What Good Influence Looks Like: TikTok in Omni-influence planning


User behaviour shows that people visit TikTok with a discovery mindset

The third video in Social Soup‘s What Good Influence Looks Like content series discusses the role of TikTok and its significance as a platform for engaging with consumers. Since TikTok has become mainstream it has tapped into cultural trends, fundamentally changing entertainment, information search, and social connections as well as covering nearly all the categories available in market. Now, where there are creators with an audience, there is a role for brands to tap into that audience.

Like the previous video in the series, this one reiterates the crucial role TikTok plays in omni-influence planning. With Gen Z spending four times longer on TikTok than watching TV, and with TikTok having overtaken Google as the top platform for search this past year, it is crucial for brands to be present on the platform if they want to connect with their target audience effectively. But to do that, it’s important to understand the audience and their engagement patterns on TikTok to effectively utilise it. Marketers need to see the platform as its own entity, with creators and content tailored for its purpose.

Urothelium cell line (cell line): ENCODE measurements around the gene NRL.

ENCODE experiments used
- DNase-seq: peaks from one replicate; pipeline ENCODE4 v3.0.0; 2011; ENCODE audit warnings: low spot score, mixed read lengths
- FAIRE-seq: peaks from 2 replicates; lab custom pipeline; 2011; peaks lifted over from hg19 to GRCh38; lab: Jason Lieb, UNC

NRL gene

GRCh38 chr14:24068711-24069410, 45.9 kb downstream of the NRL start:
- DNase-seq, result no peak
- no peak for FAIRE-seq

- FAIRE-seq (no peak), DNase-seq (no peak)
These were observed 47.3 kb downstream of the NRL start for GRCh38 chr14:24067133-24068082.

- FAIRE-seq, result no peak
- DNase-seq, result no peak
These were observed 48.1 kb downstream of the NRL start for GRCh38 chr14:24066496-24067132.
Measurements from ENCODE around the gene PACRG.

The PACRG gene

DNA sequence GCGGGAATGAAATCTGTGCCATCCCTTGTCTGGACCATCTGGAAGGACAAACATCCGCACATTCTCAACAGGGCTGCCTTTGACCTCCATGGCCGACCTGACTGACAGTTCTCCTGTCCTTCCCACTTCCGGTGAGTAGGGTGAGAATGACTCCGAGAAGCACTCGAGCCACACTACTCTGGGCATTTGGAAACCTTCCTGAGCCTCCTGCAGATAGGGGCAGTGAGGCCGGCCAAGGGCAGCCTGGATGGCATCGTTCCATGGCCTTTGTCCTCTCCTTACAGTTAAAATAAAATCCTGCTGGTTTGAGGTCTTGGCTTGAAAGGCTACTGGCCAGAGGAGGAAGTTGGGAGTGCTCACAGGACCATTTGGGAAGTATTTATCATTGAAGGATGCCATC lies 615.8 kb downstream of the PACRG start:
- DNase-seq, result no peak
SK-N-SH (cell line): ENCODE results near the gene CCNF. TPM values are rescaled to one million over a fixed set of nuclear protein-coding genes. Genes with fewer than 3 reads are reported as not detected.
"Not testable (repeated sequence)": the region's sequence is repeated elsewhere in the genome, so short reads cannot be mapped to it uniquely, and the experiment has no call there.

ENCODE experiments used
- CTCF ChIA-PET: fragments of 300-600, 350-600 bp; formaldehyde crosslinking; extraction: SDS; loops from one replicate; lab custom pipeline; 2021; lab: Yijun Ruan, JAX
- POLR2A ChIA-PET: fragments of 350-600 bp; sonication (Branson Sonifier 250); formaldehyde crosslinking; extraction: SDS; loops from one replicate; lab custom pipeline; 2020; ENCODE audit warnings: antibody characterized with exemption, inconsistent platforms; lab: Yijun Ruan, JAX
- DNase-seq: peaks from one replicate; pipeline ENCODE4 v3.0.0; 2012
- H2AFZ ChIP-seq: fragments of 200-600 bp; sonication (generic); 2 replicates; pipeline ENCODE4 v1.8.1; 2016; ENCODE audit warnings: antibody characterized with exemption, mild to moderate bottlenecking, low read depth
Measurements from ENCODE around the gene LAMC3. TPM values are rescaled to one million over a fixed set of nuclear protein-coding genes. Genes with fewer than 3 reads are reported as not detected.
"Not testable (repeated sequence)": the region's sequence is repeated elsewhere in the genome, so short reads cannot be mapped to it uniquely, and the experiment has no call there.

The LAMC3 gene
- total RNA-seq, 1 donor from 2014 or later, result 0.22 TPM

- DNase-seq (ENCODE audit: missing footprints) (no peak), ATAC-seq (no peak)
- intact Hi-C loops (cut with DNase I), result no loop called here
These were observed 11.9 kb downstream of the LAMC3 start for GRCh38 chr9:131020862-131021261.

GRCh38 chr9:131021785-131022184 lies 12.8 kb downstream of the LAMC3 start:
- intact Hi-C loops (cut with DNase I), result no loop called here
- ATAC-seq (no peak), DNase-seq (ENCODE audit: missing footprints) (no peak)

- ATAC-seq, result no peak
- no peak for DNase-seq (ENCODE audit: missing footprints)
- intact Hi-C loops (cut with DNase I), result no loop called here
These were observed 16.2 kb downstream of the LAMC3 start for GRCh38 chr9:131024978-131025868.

User behaviour shows that people visit TikTok with a discovery mindset, seeking entertainment and learning. It is a platform for product discovery, and therefore users are more likely to purchase products they see on the platform. As a brand, being present on TikTok supports an omni-channel influence strategy, enhancing the impact of advertising across multiple platforms.

Brands need to understand TikTok as a platform, tailor their content to suit its unique purpose, and incorporate it into their omni-channel strategies to maximise impact. With its large user base and cultural influence, TikTok has become a critical medium for reaching your brand’s audience.

See Also: What Good Influence Looks Like: Five key areas for planning good influencer marketing
See Also: What Good Influence Looks Like: Moving from “influencer” to influence

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